For 160 years, scientists have been debating what tissue types made up the earliest vertebrate skeletons. Now, a new study that used powerful X-rays to peer inside a 400-million-year-old fossilized skeleton has finally cracked this mystery. Researchers concluded that a “spongy” tissue called aspidin was used in the earliest evidence of bone in the fossil record.
The very first bones were dramatically different from our own
Today, the skeletons of vertebrates are built out of four different tissue types. These are bone, cartilage, (a rubber-like padding that covers and protects the ends of long bones at the joints and is a structural component of many body parts), dentine, and enamel. Dentine is the hardest material in the body because of its high inorganic content and low water composition, while enamel is the outermost layer that covers dentine.
These tissues become mineralized as they grow, offering the skeleton strength and rigidity. Millions of years ago, however, there were likely other types of tissue that constructed bones.
To get to the bottom of things, a team of researchers at the University of Manchester, the University of Bristol and the Paul Scherrer Institute in Switzerland examined in excruciating detail the fossils of a group of fish called heterostracans, which lived 400 million years ago. In order to peer inside the ancient skeletons, the researchers employed a special type of CT scan which uses high energy X-rays produced by a particle accelerator. It was all a laborious process, however, which involved scanning different heterostracan species and requiring numerous trips to the Swiss Light Source, Switzerland and over 100 hours of scanning time.
This technique allowed the researchers to discover what kind of tissue heterostracan skeletons are made of. Heterostracans are some of the oldest vertebrates with a mineralized skeleton and by studying them, it is possible to deconstruct what the earliest bones looked like and how they transitioned to their current form.
“When we had collected the data, I began the painstaking process of creating a 3D digital model of aspidin, in order to determine the shape and orientation of the mysterious tubes. Images from previous studies seem to show the tubes branching; resembling the branching processes of bone cell-spaces. However, I found that these tubes were strictly linear, lacking any kind of branching. The images from previous studies seem to be a result of 2-dimensional sectioning through tangled and overlapping tubes, giving the appearance of branching. This discovery was an important piece in the puzzle, allowing me to rule out the possibility that these tubes were bone or dentine cell-spaces,” Dr. Joseph Keating, from Manchester’s School of Earth of Environmental Scientists, told ZME Science.
According to the results, heterostracan skeletons were made of aspidin — a strange tissue, crisscrossed by tiny tubes, which doesn’t even remotely resemble any other tissue found in vertebrates today.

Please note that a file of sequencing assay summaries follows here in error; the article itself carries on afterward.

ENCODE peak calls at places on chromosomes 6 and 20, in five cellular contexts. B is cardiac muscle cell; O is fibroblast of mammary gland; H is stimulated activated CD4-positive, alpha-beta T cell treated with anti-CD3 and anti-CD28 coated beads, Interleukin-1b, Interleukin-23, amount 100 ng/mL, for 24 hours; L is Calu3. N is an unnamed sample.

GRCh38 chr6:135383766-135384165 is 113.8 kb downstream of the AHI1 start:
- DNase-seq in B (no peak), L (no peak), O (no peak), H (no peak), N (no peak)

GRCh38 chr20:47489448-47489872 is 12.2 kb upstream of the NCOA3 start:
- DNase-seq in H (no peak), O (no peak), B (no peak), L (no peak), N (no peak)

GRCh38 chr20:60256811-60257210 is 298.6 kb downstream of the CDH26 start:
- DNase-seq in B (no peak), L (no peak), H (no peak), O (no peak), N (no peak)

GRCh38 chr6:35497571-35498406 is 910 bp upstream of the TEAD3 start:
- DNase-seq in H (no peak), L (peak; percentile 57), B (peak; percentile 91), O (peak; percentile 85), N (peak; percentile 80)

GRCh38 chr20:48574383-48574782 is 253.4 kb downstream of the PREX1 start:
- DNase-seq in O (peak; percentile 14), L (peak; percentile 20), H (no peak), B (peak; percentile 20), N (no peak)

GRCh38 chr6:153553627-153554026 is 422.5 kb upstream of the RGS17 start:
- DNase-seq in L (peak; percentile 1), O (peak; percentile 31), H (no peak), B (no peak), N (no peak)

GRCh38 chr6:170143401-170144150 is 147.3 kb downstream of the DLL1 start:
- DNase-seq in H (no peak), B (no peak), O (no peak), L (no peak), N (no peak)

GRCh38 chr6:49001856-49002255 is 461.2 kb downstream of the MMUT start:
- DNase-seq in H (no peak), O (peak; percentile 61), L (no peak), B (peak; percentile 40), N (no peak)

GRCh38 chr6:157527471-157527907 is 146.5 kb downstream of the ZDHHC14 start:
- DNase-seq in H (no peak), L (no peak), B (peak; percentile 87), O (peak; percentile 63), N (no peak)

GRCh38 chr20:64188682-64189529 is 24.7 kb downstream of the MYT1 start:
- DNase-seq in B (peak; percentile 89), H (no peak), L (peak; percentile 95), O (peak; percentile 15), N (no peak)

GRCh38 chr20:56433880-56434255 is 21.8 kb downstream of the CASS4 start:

Keating and colleagues conclude that these tiny tubes used to house fiber-bundles of collagen inside them. Collagen is a type of protein found in the skin and bones.
However, heterostracan skeletons bear some important differences when compared to modern vertebrate bones.
“Heterostracan aspidin lacks two key features of bone in most living vertebrates. Firstly, aspidin is acellular: it lacks cell spaces, as our research has revealed. The bone of most modern vertebrates, including humans, contains a network of interconnected spaces housing living cells, called osteocytes, that maintain bone tissue,” Keating said.
“Secondly, The bone of modern vertebrates is constantly restructured via a process called resorption, whereby bone cells called osteoclasts break down the mineralised tissue. New mineralised tissue is then deposited by another type of bone cell called osteoblasts. This ability allows our skeletons to grow dynamically through life. Heterostracan skeletons show some evidence of resorption, but it appears to be much less common than in the skeletons of most living vertebrates.”
“These two features of modern bone evolved later in vertebrate evolution.”
Aspidin was once thought to be the precursor of vertebrate mineralized tissues. These findings published in Nature Ecology and Evolution suggest that aspidin is, in fact, the earliest evidence of bone in the fossil record, changing our view of the evolution of the skeleton.
“Our results suggest that all types of mineralised tissues found in living vertebrates appear simultaneously in the fossil record, around 420 million years ago. This raises two important questions: when did these tissues first evolve? And why do they appear in the fossil record at the same time? One possible explanation is that the sudden appearance of mineralised tissues is due to the evolution of mineralisation, rather than the evolution of the tissues themselves. Bone and dentine may have first evolved as distinct layers of the skin long before vertebrates evolved the genetic pathways necessary for tissue mineralisation. As such, the early history of these tissues may not be preserved in the fossil record, as unmineralised tissues are prone to decay. Alternatively, there may be a missing fossil record of older vertebrates showing earlier stages in the evolution of the skeleton. These may be fossils we are yet to discover, or fossils sitting in museum draws which have not yet been recognized for their significance,” Keating told ZME Science.